But SAMA has many concerns.

For example, it is worried the new Mitchell’s Plain Hospital would not be able to absorb the loss of beds following Jooste’s patients. Jooste sees about 85000 patients a year. It has 96 beds for medicine. The plan for Mitchell’s Plain is to have 60 medical beds, of which 45 will be taken by the move of a ward from Lentegeur Hospital. This leaves a net of 15 beds for the spillover from Jooste, or 81 fewer beds than there currently are.

In a written response to GroundUp, Botha said there will be no shortfall of beds and that Mitchell’s Plain Hospital would absorb the Jooste patients. A “new temporary emergency unit within the Klipfontein area” would absorb the remaining beds.

SAMA is also worried what will happen to Jooste’s CT scanner which currently does about 3,500 scans a year. In response Botha wrote that the “CT scanner will be relocated to Tygerberg Hospital. The current patient load will shift to Groote Schuur Hospital. “But the response does not explain where the capacity for doing CT scans on the Jooste patients relocated to Groote Schuur will come from.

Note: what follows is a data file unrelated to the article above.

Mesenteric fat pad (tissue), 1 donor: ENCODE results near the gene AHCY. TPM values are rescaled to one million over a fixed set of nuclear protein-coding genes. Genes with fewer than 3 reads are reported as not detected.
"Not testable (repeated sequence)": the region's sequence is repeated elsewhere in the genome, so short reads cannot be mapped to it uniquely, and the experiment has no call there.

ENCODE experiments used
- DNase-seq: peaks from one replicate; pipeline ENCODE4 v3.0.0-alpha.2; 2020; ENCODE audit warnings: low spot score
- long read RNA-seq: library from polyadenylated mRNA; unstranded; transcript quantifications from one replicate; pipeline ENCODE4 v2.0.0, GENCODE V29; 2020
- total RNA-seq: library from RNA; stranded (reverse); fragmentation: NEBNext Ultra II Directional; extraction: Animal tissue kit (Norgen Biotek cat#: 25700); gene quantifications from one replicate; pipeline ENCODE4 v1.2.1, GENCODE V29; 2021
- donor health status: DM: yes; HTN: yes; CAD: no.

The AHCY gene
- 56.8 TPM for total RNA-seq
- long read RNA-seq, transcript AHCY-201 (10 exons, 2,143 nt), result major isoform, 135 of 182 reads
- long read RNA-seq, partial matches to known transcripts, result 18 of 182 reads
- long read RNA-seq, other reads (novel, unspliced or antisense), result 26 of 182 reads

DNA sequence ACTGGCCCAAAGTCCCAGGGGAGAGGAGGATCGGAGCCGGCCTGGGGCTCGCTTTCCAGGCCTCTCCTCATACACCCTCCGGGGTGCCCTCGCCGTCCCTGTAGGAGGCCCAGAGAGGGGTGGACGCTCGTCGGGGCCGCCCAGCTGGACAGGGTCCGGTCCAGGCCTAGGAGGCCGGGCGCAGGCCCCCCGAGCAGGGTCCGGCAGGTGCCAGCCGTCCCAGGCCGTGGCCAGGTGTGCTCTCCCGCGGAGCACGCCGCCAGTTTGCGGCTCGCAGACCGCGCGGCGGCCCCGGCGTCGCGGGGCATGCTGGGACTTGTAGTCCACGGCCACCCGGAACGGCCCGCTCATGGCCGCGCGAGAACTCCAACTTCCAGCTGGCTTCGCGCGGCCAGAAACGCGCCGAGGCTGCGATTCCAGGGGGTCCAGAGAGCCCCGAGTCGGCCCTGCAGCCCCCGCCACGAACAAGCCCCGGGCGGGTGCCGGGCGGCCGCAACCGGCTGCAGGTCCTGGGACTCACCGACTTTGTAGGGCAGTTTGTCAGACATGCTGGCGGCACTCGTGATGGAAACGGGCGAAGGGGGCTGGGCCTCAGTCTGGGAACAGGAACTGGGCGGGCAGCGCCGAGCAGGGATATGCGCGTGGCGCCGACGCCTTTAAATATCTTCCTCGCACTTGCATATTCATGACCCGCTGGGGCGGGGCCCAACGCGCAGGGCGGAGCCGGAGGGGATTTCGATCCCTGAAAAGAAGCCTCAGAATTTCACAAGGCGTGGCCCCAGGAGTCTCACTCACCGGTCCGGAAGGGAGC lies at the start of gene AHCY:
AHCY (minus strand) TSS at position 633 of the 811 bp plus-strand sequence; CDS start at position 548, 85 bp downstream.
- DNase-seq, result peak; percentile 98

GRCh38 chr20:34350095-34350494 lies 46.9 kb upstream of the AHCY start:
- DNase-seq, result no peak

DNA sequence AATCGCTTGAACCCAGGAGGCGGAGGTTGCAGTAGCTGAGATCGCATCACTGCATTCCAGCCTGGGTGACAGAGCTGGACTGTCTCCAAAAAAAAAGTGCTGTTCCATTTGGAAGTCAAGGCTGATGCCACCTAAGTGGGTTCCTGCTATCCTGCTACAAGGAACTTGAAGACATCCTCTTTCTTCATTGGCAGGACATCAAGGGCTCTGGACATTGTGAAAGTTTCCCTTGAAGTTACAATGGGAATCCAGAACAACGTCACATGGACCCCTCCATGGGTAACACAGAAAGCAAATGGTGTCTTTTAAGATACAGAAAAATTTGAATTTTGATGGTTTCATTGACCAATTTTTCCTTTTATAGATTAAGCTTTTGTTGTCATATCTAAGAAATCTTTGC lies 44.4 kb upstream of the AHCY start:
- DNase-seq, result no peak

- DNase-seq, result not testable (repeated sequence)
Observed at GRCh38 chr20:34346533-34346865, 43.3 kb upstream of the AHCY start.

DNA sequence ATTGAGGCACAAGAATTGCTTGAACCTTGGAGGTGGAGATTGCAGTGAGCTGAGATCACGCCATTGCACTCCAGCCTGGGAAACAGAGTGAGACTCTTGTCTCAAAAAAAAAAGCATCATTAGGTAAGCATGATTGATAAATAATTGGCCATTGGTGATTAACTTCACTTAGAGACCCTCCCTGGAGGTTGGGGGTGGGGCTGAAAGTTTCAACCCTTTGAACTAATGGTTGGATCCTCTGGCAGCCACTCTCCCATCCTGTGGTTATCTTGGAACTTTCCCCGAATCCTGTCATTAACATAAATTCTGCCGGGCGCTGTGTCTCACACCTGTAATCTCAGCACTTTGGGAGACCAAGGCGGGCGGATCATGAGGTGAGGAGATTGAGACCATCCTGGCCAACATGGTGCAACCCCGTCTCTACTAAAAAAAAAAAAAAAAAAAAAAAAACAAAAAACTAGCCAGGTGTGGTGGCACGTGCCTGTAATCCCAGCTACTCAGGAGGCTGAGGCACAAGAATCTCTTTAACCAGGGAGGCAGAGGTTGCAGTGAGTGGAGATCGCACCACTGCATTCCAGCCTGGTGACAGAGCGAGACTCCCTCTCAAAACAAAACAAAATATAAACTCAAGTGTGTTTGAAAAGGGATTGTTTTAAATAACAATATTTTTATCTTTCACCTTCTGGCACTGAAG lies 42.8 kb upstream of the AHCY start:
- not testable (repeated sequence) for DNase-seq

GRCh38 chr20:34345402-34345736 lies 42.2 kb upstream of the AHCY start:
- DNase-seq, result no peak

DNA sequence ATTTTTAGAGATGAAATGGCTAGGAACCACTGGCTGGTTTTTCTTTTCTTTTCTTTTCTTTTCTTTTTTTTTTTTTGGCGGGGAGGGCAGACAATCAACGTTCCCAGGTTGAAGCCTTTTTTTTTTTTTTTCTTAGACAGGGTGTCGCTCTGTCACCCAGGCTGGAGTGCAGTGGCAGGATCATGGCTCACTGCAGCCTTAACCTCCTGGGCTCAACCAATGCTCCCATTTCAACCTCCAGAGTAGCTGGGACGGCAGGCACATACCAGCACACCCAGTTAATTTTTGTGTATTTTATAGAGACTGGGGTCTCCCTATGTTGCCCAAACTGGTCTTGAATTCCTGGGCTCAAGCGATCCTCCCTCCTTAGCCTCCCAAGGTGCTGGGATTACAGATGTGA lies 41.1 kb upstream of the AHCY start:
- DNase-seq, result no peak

Also, Jooste trains medical students, but no teaching or training is planned for the Mitchell’s Plain Hospital. In response, Botha wrote that “no undergraduate training will happen at the new [Mitchell’s Plain] hospital for the first two years. Students will be absorbed at other institutions.”